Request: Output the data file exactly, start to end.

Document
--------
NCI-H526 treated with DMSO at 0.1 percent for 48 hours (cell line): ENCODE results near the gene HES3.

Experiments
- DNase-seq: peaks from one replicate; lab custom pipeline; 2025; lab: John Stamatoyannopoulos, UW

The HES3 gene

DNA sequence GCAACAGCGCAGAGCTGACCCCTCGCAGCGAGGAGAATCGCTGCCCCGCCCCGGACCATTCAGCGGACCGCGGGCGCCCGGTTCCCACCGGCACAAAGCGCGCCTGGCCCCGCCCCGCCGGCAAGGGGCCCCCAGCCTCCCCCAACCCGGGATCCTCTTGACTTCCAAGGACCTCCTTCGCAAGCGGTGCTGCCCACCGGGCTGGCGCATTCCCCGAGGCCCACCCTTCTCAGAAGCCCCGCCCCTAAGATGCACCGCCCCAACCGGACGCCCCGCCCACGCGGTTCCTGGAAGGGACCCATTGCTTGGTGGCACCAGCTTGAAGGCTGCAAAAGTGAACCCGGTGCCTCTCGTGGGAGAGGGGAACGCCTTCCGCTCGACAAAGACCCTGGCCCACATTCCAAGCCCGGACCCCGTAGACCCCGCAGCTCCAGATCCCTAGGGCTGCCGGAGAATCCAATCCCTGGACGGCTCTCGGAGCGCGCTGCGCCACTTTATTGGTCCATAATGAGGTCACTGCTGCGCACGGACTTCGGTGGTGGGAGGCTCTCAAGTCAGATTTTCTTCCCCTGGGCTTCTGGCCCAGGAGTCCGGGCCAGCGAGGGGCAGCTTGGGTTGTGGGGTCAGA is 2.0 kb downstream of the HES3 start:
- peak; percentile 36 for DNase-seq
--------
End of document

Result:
NCI-H526 treated with DMSO at 0.1 percent for 48 hours (cell line): ENCODE results near the gene HES3.

Experiments
- DNase-seq: peaks from one replicate; lab custom pipeline; 2025; lab: John Stamatoyannopoulos, UW

The HES3 gene

DNA sequence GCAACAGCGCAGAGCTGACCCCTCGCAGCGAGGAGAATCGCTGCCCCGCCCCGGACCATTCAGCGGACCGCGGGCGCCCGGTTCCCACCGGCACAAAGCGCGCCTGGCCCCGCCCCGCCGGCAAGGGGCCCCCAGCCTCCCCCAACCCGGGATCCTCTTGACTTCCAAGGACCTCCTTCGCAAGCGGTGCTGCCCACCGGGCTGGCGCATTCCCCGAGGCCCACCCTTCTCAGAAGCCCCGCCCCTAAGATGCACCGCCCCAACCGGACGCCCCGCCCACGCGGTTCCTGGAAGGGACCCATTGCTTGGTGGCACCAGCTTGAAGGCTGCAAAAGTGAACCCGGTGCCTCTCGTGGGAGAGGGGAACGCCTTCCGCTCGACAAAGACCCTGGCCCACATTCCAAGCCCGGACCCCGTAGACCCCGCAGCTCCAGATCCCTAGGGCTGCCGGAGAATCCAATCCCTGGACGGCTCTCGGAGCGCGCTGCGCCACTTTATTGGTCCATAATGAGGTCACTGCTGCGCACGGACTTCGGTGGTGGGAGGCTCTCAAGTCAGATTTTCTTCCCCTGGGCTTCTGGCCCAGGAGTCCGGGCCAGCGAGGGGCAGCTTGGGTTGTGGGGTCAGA is 2.0 kb downstream of the HES3 start:
- peak; percentile 36 for DNase-seq